In 1992, on a trip to Dharamsala, blase hents met His Holiness the Dalai Lama, and began practicing Tibetan Buddhism. Eight years later he was ordained losangmonlam, a monk of the Tibetan Buddhist monastic tradition, by Choden Rinpoche in California; later taking full ordination with His Holiness the Dalai Lama in a ceremony held at his temple in Dharamsala.
losangmonlam continued to practice. study and teach in the San Francisco Bay Area, under the guidance of Geshe Ngawang Dakpa. During this same period he also studied and practiced at Sera Jey Monastery, a University for Advanced Buddhist Studies and Practice, in Bylakuppe, South India.
In 1998, he started the Tsa Tsa Studio—Center for Tibetan Sacred Art combining his work as an artist with his spiritual practice, creating walls of Buddha images and other commissioned installations.
Blase wasn’t born to any of this.
The first years of his life was shared with his family of five brothers in a farming community on the edge of the Red River Valley in North Dakota.
Graduating high school in southeastern Minnesota he went on to receive his undergraduate degree from Georgetown University in Washington, D.C. And, not until he was just shy of finishing his M.B.A Degree at Boston University did he finally honor his inner quest to seek answers. His journey began by traveling the world to connect with a wide range of people from all walks of life and traditions.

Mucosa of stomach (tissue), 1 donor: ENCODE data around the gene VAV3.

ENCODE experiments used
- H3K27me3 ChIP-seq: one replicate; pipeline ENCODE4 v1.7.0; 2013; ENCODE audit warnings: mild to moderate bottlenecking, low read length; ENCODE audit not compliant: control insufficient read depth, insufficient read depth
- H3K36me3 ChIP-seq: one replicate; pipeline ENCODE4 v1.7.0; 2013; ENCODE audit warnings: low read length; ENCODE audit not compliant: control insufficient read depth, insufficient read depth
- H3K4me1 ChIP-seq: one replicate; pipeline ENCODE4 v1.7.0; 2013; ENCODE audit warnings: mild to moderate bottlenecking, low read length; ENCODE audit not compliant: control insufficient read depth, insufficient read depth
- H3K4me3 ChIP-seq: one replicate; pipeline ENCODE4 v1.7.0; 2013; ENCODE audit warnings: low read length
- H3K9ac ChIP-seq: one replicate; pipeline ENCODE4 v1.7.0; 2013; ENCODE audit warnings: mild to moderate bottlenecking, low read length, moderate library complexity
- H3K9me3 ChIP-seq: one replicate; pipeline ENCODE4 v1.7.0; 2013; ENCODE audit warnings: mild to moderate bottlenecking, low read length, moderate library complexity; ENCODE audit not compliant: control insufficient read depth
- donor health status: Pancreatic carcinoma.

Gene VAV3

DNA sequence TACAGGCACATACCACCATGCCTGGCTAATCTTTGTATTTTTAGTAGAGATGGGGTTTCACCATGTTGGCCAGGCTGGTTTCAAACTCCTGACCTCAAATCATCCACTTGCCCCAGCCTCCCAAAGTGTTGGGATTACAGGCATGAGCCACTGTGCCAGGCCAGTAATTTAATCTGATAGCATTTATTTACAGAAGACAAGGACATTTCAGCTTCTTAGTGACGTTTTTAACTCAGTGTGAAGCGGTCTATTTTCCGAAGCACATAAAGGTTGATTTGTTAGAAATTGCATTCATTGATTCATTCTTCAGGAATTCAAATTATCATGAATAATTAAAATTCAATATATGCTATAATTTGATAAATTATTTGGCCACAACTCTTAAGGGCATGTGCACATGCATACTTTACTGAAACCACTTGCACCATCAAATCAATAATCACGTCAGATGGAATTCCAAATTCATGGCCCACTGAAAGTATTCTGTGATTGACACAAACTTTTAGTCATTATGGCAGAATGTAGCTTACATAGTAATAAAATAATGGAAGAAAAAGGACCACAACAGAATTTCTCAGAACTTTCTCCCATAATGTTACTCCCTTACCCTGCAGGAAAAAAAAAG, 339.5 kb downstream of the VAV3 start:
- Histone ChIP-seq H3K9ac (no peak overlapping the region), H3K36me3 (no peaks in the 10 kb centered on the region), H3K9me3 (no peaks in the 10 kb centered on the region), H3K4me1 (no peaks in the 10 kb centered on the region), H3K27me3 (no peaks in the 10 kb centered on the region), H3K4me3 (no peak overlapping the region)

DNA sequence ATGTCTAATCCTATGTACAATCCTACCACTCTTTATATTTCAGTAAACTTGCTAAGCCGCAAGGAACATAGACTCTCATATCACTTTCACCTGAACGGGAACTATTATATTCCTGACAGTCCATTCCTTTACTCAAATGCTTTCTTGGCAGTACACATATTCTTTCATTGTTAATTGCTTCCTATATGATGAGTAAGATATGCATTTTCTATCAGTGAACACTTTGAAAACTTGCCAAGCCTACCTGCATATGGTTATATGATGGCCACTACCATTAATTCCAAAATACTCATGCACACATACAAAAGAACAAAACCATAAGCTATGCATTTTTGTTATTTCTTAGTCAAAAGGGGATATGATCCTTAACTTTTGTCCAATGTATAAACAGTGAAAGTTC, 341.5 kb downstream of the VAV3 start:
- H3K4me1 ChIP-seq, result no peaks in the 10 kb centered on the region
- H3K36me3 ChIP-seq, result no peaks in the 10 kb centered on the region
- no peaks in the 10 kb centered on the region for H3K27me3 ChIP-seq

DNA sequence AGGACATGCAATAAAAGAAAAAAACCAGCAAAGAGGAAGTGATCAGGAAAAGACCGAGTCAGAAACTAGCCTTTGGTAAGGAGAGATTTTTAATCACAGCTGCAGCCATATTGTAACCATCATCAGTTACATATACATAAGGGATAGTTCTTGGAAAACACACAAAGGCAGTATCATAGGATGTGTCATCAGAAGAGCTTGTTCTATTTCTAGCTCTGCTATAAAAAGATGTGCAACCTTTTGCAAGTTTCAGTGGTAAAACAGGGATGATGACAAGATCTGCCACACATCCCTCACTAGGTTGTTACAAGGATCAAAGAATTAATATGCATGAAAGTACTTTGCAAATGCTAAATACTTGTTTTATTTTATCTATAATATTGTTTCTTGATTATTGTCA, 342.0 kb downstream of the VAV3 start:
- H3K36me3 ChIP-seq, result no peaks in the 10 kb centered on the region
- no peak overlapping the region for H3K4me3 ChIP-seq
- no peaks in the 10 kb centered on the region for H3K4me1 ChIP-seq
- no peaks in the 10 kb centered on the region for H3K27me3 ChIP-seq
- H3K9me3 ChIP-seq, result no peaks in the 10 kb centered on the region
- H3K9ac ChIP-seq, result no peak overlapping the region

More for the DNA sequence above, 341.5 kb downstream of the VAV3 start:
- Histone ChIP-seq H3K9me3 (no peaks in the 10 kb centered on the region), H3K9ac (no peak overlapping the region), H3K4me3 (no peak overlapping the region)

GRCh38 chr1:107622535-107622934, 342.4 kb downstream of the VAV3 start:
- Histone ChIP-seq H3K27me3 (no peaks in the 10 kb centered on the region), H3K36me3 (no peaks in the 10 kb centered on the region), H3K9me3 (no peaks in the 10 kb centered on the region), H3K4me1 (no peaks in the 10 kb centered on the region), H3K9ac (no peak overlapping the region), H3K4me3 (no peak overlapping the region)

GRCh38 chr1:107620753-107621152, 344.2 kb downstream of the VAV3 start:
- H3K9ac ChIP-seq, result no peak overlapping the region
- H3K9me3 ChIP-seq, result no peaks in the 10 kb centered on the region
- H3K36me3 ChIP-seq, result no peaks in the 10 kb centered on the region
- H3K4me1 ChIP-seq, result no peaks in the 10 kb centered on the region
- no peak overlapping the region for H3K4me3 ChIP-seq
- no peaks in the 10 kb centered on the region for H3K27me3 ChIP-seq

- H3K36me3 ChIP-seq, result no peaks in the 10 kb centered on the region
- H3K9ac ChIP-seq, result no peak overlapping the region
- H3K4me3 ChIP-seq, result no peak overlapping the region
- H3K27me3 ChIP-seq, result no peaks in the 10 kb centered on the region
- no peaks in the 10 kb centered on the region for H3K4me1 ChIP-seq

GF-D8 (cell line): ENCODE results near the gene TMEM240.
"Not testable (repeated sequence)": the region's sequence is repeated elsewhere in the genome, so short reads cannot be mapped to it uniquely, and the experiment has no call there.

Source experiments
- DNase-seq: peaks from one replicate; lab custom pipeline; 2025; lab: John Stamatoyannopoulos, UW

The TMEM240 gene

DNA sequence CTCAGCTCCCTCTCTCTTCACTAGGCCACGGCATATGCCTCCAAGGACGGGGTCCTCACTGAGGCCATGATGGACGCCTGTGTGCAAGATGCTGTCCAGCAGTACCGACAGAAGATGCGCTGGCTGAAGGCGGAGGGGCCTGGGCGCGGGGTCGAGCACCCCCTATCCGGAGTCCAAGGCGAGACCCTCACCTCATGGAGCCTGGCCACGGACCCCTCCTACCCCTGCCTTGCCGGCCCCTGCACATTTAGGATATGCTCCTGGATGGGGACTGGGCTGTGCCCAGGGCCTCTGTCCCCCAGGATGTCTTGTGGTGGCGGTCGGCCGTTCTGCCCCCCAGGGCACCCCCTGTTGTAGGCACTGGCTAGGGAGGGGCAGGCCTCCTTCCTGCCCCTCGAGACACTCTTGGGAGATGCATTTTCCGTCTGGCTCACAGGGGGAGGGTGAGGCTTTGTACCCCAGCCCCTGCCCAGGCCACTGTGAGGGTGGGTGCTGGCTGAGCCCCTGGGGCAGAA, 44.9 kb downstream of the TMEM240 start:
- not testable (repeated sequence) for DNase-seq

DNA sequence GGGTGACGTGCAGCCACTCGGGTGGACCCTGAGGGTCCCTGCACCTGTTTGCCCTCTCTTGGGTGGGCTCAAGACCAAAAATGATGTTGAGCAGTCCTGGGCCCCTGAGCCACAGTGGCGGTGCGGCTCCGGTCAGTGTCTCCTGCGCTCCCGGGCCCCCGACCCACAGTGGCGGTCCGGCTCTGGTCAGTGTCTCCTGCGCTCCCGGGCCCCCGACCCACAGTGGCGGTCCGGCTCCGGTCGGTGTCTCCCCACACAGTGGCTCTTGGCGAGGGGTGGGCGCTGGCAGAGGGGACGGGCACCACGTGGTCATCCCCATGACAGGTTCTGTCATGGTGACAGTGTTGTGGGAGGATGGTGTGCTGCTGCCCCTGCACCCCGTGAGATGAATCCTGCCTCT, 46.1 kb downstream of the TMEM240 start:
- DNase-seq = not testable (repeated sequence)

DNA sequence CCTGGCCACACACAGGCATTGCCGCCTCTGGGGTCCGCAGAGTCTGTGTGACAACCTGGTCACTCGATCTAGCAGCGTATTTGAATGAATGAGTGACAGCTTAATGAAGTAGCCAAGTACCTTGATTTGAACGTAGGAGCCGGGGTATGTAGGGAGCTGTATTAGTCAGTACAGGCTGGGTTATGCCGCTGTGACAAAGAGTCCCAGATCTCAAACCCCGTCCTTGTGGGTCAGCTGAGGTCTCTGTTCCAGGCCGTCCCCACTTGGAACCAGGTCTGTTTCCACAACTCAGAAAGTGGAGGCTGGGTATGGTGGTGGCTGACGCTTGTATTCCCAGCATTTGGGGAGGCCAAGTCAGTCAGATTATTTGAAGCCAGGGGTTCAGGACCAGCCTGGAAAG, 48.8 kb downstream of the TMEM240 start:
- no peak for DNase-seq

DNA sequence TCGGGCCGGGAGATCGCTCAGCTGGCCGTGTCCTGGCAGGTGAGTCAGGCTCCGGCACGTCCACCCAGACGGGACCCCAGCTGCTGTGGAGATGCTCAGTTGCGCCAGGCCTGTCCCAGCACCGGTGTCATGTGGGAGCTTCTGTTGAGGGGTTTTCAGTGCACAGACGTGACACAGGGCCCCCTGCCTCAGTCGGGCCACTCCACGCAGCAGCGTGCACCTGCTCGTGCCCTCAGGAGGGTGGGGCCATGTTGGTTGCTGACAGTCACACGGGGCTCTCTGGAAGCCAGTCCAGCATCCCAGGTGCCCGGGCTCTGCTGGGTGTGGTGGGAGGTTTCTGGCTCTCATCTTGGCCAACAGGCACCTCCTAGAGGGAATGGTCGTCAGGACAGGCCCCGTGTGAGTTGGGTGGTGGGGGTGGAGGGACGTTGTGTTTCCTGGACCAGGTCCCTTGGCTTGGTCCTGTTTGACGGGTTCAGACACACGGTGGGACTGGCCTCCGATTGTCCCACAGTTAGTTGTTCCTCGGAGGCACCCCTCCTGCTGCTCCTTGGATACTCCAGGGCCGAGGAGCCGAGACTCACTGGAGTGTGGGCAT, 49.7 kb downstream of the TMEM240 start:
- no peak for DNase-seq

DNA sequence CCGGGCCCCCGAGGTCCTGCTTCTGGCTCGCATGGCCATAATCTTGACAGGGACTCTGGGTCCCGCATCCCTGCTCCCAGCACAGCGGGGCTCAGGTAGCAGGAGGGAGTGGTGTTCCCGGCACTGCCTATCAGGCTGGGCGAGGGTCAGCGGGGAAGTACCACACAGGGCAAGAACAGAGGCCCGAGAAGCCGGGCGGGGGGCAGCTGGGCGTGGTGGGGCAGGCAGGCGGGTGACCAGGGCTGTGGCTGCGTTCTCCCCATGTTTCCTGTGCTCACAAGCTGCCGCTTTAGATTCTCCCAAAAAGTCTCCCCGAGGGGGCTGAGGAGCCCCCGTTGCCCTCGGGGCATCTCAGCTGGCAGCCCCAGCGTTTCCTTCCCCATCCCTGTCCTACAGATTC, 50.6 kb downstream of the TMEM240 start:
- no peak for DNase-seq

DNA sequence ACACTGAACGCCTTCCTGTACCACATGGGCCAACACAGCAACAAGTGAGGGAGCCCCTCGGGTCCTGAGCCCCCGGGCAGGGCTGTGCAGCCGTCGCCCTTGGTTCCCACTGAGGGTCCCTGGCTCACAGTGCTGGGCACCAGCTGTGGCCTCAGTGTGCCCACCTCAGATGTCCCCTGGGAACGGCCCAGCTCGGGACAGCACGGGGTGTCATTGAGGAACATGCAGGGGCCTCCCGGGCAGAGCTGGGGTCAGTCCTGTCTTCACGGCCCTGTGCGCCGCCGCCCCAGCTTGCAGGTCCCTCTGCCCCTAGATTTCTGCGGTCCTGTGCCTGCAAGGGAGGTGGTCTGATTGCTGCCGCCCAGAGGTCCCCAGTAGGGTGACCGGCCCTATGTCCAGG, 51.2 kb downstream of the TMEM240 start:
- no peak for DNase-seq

Three years later, blase returned to the United States having discovered, among many other things, his considerable talent and joy at being an artist – a painter and sculptor. It was as an artist he presented himself to His Holiness the Dalai Lama on a later trip of exploration.
His art in the field of video installation included shows in the Bay Area in the late 1980s and early 1990s. He also contributed his visual skills as an artist in the area of graphic design at this time. When given the practice to undertake 400,000 Buddha images, he founded the Tsa Tsa Studio—Center for Tibetan Sacred Art where he taught workshops and was commissioned to undertake several “Buddha Wall Art Installations” in the Bay Area.
In January of 2010, he made the decision to resign his community life as a monk and return to offer service in the larger world community.
Over the last seven years, both in his art and personal life, losangmonlam continues to express loving kindness, compassion and wisdom through his “shared community building” in work, home and social settings. Transforming a San Francisco apartment into a beautiful community [Hents-isami Guest House], losangmonlam welcomed humans from around the world, sharing his art and being in service. Continually learning from the many inspiring humans who pass through his experience, losangmonlam tries to value the unique experience of all humans [and other sentients] through his daily engagement in the world.
Image featured on this page: losangmonlam. Fire Shadow. acrylic. 21 x 26 in., 2017